1. Purpose and Character of Use - Is the use commercial or for a nonprofit educational institution?
  2. Nature of Work- Is the work nonfiction, fictional, or artistic? Nonfiction is more likely to be considered fair use.
  3. Amount and Sustainability of the Work Used- Only the amount needed should be used.
  4. Effect of the Use on Market Value- The courts look at the ultimate recipient. Did they purchase the copy or pay a fee? Was there financial harm to the holder of the copyright?

The TEACH Act is another provision for use in online delivery and learning. It provides guidelines for the use of digital media. The provision states:

  1. The media must be used as part of the classroom instruction.
  2. Only students enrolled in the course should have access to the material.
  3. The material should only be available for a limited time.
  4. Measures should be taken so that students cannot download material.

If the four provisions cannot be met, permission from the rights holder should be sought.

One must also take into account the difference between copyrighted material and Intellectual Property. Intellectual Property is anything originally created by the author such as a new invention that has use and a graphic or text that indicates the supplier of goods or a service (University of Texas Libraries, 2007).

Academic Integrity in a University Setting

Troy University, in Alabama, has developed Standards of Conduct to address academic integrity issues. The standards are included in the student handbook. The Standards section of the handbook “ includes definitions of misconduct, identifies corresponding administrative responsibilities, outlines procedures for disciplinary actions, lists potential penalties for misconduct, and defines the rights of accused students” (Kitahara & Westfall, 2007, para. 2 ). Disciplinary action is taken when students knowingly obtain the contents of a test, supplies or unauthorized material, or students use unapproved material dishonestly (Kitahara & Westfall, 2007). The penalties that befall a student who is accused of misconduct include a reduced grade or failure and suspension from the university. The standards are clearly stated and can be used as a reference in the event of an indiscretion.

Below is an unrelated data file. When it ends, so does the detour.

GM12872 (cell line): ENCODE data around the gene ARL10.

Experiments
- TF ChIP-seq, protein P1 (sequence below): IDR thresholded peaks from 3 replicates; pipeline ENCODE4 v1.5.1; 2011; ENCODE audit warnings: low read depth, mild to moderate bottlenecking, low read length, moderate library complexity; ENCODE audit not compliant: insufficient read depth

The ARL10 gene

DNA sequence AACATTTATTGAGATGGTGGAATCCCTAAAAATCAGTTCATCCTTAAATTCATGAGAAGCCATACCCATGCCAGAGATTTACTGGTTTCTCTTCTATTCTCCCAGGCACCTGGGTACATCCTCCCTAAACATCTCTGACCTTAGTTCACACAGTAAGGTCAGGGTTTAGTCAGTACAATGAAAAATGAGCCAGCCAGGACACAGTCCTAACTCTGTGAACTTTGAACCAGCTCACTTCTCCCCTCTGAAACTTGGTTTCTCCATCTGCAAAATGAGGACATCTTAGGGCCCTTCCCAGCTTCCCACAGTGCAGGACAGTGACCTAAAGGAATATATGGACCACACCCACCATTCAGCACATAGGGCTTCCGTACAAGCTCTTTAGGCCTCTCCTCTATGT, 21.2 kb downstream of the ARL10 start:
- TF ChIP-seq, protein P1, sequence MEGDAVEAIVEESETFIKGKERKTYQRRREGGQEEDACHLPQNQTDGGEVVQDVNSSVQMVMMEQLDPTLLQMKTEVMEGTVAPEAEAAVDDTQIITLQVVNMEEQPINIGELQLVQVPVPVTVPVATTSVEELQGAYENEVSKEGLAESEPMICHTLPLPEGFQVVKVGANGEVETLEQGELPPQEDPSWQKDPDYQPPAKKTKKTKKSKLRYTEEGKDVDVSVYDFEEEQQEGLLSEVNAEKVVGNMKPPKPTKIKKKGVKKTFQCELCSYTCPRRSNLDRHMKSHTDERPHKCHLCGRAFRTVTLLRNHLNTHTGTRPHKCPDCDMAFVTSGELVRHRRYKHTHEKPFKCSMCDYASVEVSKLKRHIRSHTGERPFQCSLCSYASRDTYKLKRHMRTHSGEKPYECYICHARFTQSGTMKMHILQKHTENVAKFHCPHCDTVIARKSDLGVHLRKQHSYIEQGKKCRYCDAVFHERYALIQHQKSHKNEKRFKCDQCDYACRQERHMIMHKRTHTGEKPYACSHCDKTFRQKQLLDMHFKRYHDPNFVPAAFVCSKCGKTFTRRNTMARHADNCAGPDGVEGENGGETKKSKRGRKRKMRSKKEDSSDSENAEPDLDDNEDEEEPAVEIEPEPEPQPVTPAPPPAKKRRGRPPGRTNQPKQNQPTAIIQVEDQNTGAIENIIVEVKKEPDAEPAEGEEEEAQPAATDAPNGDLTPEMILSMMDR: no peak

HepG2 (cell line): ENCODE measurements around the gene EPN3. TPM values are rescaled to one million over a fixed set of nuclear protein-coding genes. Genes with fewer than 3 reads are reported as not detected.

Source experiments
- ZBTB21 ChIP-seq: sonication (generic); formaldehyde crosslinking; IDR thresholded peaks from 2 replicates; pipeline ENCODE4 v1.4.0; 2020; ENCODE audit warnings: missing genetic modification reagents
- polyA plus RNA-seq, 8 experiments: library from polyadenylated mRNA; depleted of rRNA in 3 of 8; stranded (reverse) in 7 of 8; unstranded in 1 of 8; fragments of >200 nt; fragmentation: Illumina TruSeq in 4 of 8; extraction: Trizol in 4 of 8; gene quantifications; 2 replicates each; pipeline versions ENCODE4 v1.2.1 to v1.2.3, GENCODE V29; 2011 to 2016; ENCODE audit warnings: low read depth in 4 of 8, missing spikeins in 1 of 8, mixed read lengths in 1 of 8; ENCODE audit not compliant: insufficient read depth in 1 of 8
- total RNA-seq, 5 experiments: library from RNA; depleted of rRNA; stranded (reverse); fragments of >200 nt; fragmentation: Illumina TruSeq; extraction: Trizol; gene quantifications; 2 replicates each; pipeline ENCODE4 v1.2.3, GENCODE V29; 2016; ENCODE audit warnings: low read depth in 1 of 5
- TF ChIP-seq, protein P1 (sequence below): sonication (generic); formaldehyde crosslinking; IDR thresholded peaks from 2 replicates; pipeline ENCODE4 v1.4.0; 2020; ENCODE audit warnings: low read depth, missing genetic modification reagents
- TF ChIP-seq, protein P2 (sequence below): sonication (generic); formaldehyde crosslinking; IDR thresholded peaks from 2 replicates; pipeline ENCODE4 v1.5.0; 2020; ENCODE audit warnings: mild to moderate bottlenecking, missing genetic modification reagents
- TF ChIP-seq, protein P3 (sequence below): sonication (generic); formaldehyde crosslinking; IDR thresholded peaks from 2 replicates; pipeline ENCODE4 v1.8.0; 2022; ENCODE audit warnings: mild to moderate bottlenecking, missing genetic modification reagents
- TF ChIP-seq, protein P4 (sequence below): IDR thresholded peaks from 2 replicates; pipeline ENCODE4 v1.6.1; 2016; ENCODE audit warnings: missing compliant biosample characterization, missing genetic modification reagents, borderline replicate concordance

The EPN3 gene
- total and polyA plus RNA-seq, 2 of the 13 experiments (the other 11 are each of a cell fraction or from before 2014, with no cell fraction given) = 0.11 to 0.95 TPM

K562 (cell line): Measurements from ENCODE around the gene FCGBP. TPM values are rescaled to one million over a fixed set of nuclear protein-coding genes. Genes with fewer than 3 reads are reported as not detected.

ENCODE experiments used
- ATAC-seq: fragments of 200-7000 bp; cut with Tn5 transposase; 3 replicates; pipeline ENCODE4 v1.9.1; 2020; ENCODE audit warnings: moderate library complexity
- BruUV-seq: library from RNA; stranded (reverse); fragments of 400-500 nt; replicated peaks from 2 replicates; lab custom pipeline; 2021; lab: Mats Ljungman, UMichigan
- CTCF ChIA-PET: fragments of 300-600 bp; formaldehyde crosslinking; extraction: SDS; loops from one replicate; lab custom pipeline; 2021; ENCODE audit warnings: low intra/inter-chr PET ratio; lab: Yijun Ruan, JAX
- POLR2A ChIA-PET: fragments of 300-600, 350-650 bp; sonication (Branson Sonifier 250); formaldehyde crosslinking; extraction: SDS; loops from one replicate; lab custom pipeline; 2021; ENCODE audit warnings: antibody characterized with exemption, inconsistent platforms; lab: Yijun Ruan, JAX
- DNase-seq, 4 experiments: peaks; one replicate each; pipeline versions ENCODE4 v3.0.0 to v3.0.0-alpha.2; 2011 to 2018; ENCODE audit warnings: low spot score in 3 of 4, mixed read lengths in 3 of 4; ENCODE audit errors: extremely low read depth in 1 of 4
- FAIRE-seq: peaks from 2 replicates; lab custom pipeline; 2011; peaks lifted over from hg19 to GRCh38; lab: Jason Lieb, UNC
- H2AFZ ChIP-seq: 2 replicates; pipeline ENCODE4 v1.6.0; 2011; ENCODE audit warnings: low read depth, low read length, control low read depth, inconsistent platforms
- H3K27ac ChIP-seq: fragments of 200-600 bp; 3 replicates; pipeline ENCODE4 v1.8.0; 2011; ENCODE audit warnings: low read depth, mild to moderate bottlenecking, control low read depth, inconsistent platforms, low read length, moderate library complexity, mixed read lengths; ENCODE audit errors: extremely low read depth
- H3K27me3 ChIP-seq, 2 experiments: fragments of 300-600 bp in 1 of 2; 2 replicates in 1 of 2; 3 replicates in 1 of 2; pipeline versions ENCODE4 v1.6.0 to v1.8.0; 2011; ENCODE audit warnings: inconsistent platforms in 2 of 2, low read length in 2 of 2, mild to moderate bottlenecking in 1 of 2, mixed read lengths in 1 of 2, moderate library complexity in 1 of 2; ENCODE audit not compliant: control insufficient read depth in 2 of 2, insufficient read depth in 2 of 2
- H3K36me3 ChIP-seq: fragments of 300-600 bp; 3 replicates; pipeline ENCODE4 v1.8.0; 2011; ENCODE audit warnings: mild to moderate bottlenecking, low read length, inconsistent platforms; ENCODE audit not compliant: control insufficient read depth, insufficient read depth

Copyrighted Material in the Online Classroom

If a faculty member wishes to use copyrighted material such as a movie, music, pictures or other images, or an article, he or she must determine if the work is copyrighted. “Copyright protection arises automatically the moment an original work is fixed in a tangible medium of expression. It does not need to be registered, published, or have a copyright notice on it” (Hoon, 2007, para. 2). To use material from a Web site that does not acknowledge copyrighted matter, one must research the material. Not all Web sites can be considered valid in their use of material. The author of the work should be considered the copyright holder. This rule includes anything written by a faculty member or a student. Some university campuses hold licenses to use certain copyrighted materials. The campus library must be consulted in these cases. The TEACH Act must be abided by if the material to be used is copyrighted and has no license. A faculty member would need to contact the campus library or campus council for directions on how to address the university’s TEACH Act protocol.

References

Hoon, P. (2007). Know your copyrights: Resources for teaching faculty. Retrieved from www.knowyourcpoyrights.org/

Kitahara, R. & Westfall, F. (2007, September). Promoting academic integrity in online distance learning courses. Retrieved from http://jolt.merlot.org/vol3no3/kitahara.htm

Pearson Education Solutions. (2010). Introduction to online learning. Retrieved from Newport Business Institute IOL 101 Website.

University of Texas Libraries. (2007). Copyright crash course: The TEACH Act. Retrieved from http://copyright.lib.utexas.edu/teachact.html

U.S. Copyright Office. (n.d.). Chapter 1: Subject matter and scope of copyright. Retrieved from www.copyright.gov/title17/92chap.1.html#107